In the laboratory, scientists use cell culture media to grow cells. The cell culture media, which includes the cell culture serum, provides all the nutrients and growth factors that the cells may need to replicate. In this way, the cell culture media makes the cells believe they are still in its body and will grow accordingly if all the right conditions are in place.
The book’s first main chapter is titled Cellular Agriculture: An Introduction. Many reasons exist for Cell Ag, mostly based on the unsustainability of trying to supply traditionally produced meat and other animal products to the burgeoning human population. These reasons for this unsustainability include that animal products wreak havoc on the environment, on human health, and on the lives of the animals involved. Ahmed urges that to help the public appreciate these benefits of Cell Ag, quantitative labels be used compare Cell Ag to factory farmed products, such as showing how much water is saved and how much less cholesterol is ingested.
Safety of the food supply provides another reason for advocating Cell Ag. Indeed, clean, such as in clean meat, is one of the adjectives used for Cell Ag products. This adjective is used to reflect the health dangers of carcass based products. For example, feces is regularly found in samples of chickens’ meat. Furthermore, carcass-based foods are routinely linked to pandemic diseases such as swine flu and bird flu. In contrast, cell ag products are likely to be produced in much more sterile environments.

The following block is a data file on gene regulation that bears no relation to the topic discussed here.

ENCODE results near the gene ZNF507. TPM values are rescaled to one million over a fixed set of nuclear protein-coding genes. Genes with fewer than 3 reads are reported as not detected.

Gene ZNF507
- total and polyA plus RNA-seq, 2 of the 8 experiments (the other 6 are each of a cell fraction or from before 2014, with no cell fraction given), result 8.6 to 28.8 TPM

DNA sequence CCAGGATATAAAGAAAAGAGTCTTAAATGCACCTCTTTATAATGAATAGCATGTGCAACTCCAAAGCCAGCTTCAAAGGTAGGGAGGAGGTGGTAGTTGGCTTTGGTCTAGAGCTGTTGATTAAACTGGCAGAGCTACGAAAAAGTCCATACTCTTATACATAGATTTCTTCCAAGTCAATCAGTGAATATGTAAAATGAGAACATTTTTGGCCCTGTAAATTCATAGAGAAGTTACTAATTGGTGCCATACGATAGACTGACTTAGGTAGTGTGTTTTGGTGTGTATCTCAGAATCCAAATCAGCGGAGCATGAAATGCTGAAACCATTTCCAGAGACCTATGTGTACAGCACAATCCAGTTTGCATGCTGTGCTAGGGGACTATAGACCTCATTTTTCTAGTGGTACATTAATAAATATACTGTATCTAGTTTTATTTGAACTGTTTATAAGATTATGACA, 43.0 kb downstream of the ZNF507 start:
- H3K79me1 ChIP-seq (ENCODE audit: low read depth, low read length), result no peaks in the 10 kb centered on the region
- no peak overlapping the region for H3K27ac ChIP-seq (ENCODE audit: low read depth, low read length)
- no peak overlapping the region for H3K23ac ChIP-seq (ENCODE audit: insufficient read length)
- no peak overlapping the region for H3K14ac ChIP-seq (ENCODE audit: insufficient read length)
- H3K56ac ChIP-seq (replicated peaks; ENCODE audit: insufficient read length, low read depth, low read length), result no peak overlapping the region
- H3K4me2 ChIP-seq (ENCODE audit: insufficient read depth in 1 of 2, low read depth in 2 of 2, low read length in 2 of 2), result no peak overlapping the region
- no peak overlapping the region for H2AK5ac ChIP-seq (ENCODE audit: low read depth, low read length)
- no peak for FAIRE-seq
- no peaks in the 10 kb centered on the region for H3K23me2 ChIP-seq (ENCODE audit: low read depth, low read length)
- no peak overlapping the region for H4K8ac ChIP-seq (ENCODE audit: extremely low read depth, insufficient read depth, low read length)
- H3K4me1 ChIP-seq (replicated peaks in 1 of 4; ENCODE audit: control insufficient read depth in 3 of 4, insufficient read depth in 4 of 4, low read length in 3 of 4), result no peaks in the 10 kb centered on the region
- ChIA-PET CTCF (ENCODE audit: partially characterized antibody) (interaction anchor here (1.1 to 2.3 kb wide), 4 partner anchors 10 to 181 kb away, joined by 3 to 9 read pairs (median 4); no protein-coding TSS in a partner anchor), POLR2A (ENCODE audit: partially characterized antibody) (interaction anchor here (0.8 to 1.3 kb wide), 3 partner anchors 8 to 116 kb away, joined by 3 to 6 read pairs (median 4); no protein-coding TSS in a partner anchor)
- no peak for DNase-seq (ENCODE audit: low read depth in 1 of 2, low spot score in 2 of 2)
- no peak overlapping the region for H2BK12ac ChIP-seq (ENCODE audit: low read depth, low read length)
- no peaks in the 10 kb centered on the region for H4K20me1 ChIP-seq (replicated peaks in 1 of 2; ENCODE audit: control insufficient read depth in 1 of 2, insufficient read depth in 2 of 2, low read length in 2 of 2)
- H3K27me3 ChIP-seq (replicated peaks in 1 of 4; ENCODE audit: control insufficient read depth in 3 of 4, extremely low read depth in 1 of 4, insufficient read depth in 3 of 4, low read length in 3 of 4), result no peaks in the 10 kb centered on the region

To overcome fears that Cell Ag products will be some kind of Frankenstein food, Ahmed cautions that ongoing public education will be necessary. Part of this education includes transparency by all those involved in Cell Ag, such as those doing research and those involved in manufacturing processes.
One way to encourage the public to accept Cell Ag products is to publicize that we already use products derived from cellular technology. These products include fermented foods, such as kimchee, tempeh, yogurt, and beer. Plus, did you know that previously, the insulin used by diabetics was derived from carcasses of millions of pigs and cows, but now this insulin is produced in labs, and it’s a much safer supply?
The public also needs to know that not all protein alternatives derive from Cell Ag. Fungi based and plant based products, such as Quorn and Beyond Meat, are different from Cell Ag products. Fungi based and plant based involves no animal cells and seeks to seem to the senses as equivalent to animal based products. Cell Ag takes this equivalence a step further, going beyond visceral equivalence to biological equivalence. And, beyond equivalence, these cell ag products could even improve on what is currently in use from animals, such as meat without cholesterol and milk that can be consumed by those who are lactose intolerant.